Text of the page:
Big news to start 2016: 99X is back

At 12:01 a.m. on Jan. 1, 2016, Atlanta welcomed back an old friend.

99X, the alternative music station that was so beloved by the city, has returned to the airwaves on 98.9 FM. That frequency had been playing country music for several months before becoming a home for holiday music over the past couple of weeks, and until today, it remained unclear exactly what format it would take in 2016.

For the first time since Aug. 2012, 99X is on Atlanta radio, but it doesn’t sound like the station will return to playing the 1990s alternative music that made it so popular two decades ago. Instead, they’ve started their first day back on radio with more recent rock music, which is still likely to be a breath of fresh air for those seeking something other than Top 40, country or hip-hop music in the A-T-L.

“99X will once again be Atlanta’s unique source for new music discovery,” program director Greg Ausham said in a press release. “99X will be a station rooted solidly in today’s artists and devoted to looking ahead toward what’s next musically.”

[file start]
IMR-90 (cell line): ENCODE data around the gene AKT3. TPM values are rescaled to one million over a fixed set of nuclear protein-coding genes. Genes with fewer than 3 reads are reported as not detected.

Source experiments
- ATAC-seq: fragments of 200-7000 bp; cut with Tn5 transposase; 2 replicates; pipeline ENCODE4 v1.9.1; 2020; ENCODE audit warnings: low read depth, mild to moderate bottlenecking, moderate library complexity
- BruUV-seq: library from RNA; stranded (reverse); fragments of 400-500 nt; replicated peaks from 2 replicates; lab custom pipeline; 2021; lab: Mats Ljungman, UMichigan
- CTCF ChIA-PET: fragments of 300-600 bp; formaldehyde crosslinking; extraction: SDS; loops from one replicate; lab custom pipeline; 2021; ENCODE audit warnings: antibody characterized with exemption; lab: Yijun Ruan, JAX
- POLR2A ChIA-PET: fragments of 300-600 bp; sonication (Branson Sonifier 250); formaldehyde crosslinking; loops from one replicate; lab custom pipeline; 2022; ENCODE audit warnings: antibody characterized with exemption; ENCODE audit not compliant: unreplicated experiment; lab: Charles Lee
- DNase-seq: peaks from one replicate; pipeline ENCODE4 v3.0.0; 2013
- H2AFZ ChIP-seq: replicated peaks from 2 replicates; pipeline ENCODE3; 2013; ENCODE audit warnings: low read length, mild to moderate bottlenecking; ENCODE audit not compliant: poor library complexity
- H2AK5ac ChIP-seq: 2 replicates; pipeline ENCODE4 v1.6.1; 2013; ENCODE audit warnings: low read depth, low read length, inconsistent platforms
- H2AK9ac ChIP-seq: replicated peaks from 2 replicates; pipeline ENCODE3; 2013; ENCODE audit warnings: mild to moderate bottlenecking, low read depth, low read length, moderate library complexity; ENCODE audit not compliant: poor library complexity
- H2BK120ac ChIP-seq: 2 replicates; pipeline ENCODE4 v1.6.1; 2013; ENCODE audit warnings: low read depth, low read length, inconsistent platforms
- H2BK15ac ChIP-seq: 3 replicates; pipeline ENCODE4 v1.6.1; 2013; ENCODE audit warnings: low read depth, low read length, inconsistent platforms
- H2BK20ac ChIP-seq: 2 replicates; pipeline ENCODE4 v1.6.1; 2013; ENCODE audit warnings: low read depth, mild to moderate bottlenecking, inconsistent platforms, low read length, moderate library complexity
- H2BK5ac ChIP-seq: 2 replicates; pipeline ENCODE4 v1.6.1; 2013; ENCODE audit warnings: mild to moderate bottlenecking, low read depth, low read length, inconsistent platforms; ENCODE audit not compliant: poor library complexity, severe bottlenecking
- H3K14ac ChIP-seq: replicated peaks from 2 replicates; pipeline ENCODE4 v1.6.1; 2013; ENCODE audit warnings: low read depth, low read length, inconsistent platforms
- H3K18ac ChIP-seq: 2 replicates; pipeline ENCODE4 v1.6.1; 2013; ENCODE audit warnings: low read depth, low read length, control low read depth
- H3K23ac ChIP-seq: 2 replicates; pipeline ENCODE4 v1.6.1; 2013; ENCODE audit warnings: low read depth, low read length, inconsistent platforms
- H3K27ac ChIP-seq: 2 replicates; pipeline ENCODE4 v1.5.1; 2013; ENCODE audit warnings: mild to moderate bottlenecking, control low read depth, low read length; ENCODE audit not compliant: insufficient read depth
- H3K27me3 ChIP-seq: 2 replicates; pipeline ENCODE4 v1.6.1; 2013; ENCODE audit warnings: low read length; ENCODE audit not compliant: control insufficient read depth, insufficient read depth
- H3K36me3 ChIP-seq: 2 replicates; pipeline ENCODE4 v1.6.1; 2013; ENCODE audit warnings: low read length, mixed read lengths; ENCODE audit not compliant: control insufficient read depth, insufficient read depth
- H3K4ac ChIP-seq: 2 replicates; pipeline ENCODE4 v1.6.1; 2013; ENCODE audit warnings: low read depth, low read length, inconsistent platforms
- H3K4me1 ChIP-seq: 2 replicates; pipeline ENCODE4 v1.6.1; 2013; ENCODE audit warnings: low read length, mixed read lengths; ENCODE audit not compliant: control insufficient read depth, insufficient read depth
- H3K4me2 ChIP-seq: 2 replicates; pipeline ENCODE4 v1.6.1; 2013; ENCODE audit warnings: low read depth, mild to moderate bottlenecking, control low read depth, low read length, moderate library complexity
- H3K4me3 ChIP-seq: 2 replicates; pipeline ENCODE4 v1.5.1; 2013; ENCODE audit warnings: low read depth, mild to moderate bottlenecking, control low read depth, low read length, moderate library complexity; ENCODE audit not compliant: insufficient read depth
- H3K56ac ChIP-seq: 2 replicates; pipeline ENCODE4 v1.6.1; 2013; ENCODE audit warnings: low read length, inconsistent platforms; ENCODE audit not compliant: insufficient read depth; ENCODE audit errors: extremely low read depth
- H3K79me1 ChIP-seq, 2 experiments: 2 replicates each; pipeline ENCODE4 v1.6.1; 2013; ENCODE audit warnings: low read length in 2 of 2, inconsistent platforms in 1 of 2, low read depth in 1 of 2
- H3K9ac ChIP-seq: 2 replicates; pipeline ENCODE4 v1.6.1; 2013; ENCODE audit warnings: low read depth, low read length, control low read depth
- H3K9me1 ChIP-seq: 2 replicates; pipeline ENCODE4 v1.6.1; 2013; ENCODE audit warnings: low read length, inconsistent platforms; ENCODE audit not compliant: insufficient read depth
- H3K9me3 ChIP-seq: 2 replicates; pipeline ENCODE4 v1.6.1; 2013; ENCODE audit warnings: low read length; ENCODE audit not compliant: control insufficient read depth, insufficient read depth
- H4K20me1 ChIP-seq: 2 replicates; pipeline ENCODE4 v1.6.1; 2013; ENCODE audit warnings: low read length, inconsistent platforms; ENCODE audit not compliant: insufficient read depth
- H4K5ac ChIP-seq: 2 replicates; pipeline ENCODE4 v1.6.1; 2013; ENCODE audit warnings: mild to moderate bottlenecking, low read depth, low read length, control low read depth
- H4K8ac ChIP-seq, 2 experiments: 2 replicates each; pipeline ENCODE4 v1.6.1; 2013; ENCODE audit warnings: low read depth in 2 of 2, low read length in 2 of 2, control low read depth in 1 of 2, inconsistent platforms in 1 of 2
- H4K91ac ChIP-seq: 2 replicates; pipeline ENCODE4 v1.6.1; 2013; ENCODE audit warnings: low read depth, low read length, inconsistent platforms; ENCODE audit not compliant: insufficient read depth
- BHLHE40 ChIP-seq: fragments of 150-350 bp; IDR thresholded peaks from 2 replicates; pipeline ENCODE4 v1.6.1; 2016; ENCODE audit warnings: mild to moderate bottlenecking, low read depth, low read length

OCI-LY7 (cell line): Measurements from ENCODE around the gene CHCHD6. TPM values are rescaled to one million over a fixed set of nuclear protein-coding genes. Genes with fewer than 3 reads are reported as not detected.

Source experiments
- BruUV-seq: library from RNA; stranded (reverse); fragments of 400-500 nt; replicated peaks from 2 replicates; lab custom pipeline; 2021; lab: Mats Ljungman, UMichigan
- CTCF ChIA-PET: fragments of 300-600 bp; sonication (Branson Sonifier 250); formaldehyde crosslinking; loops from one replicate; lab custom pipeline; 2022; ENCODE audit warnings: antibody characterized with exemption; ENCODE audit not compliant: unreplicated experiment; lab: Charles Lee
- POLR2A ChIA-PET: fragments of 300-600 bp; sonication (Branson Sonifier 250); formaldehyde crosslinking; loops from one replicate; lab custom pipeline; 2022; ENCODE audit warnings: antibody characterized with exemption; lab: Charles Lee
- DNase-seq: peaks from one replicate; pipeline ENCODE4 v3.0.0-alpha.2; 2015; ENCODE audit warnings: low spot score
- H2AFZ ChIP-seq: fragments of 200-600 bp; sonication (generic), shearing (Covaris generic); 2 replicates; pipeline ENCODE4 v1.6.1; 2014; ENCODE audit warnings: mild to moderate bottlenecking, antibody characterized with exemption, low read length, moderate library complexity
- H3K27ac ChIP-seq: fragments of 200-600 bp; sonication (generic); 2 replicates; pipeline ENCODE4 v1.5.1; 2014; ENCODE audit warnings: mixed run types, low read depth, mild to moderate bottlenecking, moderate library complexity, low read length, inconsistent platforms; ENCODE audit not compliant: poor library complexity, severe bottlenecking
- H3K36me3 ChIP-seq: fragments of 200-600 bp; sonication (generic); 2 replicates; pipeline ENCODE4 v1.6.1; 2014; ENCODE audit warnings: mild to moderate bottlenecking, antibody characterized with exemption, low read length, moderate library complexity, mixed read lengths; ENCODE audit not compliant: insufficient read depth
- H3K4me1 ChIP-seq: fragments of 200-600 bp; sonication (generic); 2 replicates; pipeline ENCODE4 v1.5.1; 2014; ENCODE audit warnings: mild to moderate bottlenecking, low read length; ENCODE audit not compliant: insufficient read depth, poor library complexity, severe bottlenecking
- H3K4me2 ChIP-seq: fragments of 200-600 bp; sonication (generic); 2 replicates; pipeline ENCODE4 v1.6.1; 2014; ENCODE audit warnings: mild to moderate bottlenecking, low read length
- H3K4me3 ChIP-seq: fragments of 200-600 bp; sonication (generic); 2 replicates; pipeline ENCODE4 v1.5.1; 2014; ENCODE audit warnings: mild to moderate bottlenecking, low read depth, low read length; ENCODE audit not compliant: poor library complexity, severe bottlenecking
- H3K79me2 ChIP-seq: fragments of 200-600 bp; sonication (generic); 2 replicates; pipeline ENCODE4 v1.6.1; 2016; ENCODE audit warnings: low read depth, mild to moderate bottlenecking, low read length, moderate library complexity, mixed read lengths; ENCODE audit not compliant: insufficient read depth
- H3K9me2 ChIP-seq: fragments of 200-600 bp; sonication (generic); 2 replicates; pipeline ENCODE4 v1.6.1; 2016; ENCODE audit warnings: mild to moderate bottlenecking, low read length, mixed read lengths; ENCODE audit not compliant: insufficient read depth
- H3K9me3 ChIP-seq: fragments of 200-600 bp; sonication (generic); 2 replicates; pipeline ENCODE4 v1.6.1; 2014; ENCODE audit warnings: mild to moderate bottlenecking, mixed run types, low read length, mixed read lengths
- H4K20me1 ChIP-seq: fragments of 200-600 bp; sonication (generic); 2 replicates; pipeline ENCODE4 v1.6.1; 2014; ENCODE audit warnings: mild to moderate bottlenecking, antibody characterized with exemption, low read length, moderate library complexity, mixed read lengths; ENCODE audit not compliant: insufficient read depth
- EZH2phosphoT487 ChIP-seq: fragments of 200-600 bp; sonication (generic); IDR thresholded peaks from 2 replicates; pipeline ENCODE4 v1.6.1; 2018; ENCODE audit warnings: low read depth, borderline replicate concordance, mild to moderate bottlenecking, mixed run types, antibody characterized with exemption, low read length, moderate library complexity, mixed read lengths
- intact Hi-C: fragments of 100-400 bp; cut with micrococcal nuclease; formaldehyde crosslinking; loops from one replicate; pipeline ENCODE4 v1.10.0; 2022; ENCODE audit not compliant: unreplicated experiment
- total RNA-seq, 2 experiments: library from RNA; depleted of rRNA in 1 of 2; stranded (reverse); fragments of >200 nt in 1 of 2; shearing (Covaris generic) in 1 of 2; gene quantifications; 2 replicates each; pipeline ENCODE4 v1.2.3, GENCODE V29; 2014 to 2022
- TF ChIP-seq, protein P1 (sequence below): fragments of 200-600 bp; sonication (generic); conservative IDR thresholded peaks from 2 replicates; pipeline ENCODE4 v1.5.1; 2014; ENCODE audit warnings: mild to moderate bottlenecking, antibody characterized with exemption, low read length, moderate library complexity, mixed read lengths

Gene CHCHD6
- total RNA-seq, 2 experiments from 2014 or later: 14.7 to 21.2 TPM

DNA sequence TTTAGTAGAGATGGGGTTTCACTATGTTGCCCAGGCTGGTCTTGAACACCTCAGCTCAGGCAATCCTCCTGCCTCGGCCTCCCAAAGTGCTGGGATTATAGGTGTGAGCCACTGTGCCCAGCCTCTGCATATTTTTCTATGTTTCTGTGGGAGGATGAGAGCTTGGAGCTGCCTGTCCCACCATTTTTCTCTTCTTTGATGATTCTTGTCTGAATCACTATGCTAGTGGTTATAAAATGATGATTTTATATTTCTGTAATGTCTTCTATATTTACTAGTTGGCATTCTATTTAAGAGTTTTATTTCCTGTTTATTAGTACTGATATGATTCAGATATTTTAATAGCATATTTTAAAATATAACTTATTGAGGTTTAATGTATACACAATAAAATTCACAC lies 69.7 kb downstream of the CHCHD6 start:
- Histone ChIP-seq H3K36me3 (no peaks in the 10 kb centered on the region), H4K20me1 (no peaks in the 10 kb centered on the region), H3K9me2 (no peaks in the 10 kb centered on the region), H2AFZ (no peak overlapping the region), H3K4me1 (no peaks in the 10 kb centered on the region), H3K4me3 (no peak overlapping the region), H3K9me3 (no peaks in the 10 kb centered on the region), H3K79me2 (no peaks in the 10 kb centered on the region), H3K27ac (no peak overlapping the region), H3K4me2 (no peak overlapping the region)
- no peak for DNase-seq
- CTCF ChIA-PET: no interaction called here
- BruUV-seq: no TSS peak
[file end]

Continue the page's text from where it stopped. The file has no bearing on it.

(Also read: 6 New Year’s resolutions every Atlantan should have)

According to Radio Insight, 99X started the new year with half of Journey’s “Don’t Stop Believin'” before it was cut off. Nathaniel Rateliff & The Night Sweats’ “S.O.B.” (a song released in 2015) and Cold War Kids “First” (released in 2014) followed, officially ushering in the new format.

If 99X is to succeed this time around, they’ll have to overcome Atlanta’s declining interest in the rock format. AJC.com’s Rodney Ho said all three rock stations – 97.1 The River, Rock 100.5 and Radio 105.7 – saw declines in listeners in 2015. But 99X is still jumping head-first back into the pool, hoping to steal away whatever audience they can with the name that made them famous in the 1990s, even if the music won’t be totally the same.

99X first debuted in 1992, Saporta Report said, staying on the air for 20 years while hopping around to several different locations on the dial in the final years as its audience declined.

Image via AJC.com

Back to home page